When publisher Yen Press licensed their new series Unnamed Memory, it generated a great deal of discussion, largely because the books were already proving popular in the community. Today I’m here to find out if Volume 1 is a worthwhile read after all that buzz.
Our story follows Oscar, a prince to the Kingdom of Farsas who bears a terrible curse. As a young boy, Oscar was cursed by the Witch of Silence, who made it so that any wife he took in the future would be unable to carry an heir and die. Since then our protagonist has dedicated his life to becoming stronger and seeking a way to resolve this, which has led him to a tower built by the Witch of the Azure Moon.
This witch is said to be the most powerful of the five in the world but to even get to her, visitors must first make it through a variety of challenges in her tower! Of course for someone who wields the royal sword Akashia (which neutralizes magic), the climb isn’t too difficult and Oscar is soon standing face-to-face with the witch, who introduces herself as Tinasha.
As Oscar has passed her challenges, Tinasha agrees to grant one of his wishes, so he asks her to marry him! As a witch, she’s surely powerful enough to survive the curse and it’s love at first sight for the prince, but Tinashe refuses. Instead, she promises to stay with him at the castle for a year, researching his curse to break it and finding a more suitable partner for him. Compromise agreed on, the two spend their days peacefully dealing with any problems in the kingdom and becoming close friends, if not a little something more…
The one thing I absolutely loved about Unnamed Memory is how the characters are handled. While Oscar may have brought Tinasha to the castle, she’s by no means bound to him and she gets up to plenty of things in her day-to-day life without him being present or even knowing. Likewise, Tinasha isn’t always around when Oscar is busy getting himself into trouble with childhood friend Lazar or his other attendants. Considering how most series have the protagonists bound to one another, this is refreshing.
Author Kuji Furumiya has structured the book in such a way where the passage of time is woven into the narrative extremely well. In a lot of light novels, it can feel like nothing happens in the cast’s lives unless we as readers are present, or worse things do happen but they monologue about this in a way that feels unnatural. In Unnamed Memory, the way the characters interact gives off the impression of plenty happening in between the sections of their lives we’re reading about.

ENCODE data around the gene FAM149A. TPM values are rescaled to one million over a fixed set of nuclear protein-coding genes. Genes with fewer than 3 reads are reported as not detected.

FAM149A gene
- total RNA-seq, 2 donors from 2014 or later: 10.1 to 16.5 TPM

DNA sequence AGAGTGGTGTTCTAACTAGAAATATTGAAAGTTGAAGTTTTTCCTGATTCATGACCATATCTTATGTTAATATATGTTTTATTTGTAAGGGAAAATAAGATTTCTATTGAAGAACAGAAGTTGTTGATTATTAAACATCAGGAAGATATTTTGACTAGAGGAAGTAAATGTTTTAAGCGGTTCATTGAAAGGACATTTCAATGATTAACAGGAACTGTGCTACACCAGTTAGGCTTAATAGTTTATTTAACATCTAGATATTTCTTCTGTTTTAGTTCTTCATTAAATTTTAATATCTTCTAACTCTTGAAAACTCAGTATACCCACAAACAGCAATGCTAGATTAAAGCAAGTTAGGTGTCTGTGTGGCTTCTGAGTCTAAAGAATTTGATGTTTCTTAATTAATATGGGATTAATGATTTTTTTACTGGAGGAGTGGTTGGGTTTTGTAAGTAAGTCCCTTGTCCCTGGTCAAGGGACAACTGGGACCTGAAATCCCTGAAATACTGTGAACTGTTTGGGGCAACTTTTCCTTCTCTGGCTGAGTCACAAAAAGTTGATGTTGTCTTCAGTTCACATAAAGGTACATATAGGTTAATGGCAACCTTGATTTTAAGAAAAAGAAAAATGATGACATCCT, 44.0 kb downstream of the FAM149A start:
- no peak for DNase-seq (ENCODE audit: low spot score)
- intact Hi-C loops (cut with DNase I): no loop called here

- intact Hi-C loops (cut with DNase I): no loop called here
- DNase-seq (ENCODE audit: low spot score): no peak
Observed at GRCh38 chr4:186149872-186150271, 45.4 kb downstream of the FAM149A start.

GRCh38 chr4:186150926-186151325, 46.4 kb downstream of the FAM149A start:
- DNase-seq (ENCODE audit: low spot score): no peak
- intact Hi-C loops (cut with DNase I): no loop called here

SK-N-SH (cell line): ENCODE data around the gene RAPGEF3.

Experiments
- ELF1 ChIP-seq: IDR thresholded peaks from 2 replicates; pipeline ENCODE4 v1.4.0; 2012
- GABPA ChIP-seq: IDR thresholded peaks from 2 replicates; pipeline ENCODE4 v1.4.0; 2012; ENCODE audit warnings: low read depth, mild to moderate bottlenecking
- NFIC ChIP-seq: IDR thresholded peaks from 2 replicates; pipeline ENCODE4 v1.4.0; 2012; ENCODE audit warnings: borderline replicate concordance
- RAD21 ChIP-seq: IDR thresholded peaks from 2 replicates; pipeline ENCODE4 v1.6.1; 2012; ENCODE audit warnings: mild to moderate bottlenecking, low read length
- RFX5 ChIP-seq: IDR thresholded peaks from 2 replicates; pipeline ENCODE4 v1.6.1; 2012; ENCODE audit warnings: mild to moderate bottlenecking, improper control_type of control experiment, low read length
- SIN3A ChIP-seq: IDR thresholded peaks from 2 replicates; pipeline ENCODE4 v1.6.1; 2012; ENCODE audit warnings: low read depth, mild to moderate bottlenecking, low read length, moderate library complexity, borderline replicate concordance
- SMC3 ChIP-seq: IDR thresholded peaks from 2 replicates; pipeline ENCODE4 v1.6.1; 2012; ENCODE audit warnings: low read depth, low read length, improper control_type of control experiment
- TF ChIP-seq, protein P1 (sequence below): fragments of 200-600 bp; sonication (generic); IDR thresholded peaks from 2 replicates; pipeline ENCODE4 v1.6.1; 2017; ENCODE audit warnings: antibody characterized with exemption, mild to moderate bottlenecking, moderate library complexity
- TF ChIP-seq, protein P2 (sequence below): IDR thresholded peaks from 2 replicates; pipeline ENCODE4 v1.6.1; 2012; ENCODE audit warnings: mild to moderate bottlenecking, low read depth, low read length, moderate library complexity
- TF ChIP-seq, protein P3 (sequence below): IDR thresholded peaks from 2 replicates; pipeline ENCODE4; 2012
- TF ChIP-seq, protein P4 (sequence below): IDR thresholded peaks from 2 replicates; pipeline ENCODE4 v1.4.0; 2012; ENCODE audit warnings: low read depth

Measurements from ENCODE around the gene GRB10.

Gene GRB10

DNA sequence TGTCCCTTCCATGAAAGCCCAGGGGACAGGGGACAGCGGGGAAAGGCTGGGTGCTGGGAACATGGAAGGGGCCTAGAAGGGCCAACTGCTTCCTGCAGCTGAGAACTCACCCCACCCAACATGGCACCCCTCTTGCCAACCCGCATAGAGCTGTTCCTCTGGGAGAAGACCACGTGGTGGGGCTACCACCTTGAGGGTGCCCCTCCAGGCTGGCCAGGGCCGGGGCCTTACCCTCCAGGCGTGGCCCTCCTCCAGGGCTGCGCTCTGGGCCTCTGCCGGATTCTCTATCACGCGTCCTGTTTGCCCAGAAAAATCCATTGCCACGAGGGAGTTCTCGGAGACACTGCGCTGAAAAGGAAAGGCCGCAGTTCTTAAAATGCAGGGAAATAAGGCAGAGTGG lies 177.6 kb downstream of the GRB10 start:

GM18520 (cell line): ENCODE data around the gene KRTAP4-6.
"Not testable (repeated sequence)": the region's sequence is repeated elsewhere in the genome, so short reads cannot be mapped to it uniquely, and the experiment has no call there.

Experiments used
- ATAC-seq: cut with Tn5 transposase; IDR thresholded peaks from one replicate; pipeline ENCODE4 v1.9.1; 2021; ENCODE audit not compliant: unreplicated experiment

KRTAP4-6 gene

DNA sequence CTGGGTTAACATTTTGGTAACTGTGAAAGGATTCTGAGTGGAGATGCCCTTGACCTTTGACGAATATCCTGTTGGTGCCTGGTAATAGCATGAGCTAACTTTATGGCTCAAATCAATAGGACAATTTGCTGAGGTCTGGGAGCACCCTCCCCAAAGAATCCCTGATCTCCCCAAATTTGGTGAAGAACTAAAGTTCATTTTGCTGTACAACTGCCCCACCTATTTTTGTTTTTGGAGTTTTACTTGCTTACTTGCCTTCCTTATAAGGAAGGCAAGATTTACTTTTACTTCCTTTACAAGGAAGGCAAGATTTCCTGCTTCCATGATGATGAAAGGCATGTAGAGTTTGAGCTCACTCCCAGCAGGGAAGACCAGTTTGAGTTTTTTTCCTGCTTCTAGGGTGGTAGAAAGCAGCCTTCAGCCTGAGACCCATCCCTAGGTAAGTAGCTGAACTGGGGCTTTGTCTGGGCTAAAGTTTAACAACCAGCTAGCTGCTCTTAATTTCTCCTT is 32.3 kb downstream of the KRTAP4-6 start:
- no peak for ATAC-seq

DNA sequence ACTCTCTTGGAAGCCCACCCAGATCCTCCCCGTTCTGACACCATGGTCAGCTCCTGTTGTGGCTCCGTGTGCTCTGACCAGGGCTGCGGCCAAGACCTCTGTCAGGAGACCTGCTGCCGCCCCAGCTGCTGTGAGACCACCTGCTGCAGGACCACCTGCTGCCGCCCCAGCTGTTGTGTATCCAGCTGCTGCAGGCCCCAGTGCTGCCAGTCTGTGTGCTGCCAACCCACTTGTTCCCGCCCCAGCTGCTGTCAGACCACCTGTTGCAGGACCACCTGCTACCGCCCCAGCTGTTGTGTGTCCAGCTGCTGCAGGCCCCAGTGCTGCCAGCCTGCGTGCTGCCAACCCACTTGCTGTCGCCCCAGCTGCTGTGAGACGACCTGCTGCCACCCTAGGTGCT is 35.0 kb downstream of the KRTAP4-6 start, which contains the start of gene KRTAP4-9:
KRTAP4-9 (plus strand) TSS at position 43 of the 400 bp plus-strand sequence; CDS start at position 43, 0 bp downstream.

This more episodic approach to the story is also a benefit to worldbuilding. While the kingdom of Farsas is regarded as a peaceful place, that doesn’t mean there aren’t those who threaten it. For example, during a festival, a mage is murdered which leads to Tinasha having to investigate. Another story focuses on an ancient beast being unleashed, which Tinasha and co must then defeat or reseal. Everything adds to either the world or the individual characters without feeling forced or unnatural.
Where the characters are concerned, both Oscar and Tinasha are perfectly likeable. Although Oscar has a fairly stereotypical princely personality, he’s kind-hearted and loyal to his people. He can be a bit obnoxious in how he repeatedly asks Tinasha to become his wife, but it’s clear that’s not coming from a bad place and if she really hated it, he would stop.
Tinasha for her part is very free-spirited and sweet. She’s stubborn and a good match for Oscar in terms of being able to shut his nonsense down when needed, but underneath her tough exterior, she’s vulnerable. Something in her past has left her distant from humanity and as the series goes on I’m looking forward to finding out what exactly that is. The way she interacts with Oscar is great fun to watch and even without admitting her feelings to him it’s clear that she’s becoming fond of the prince, maybe even close enough to one day accept his repeated proposal.
Honestly speaking, there is very little on the market like this right now, but even if there was, Unnamed Memory would be well worth reading purely on the strength of its writing. Although the book is quite long (almost 300 pages), it doesn’t outstay its welcome and the episodic nature means you can dip in and out quite comfortably. The series is a traditional fantasy story with plenty of swords, sorcery and fantastical creatures to stir the imagination.
Unnamed Memory Volume 1 comes to the West thanks to Yen Press and has been translated by Sarah Tangney. The translation reads well with no issues to mention. The series has been illustrated by chibi and I appreciate how their art captures the fantasy feel of the book without leaning into any of the usual light novel tropes. Unnamed Memory on-going in Japan at five volumes and Yen press has Volume 2 scheduled for an English release in March 2021.
Overall, Unnamed Memory Volume 1 offers a fantasy light novel series like no other. Author Kuji Furumiya takes us on an adventure with lovable characters in a world that captures the imagination and leaves you eagerly awaiting the next instalment.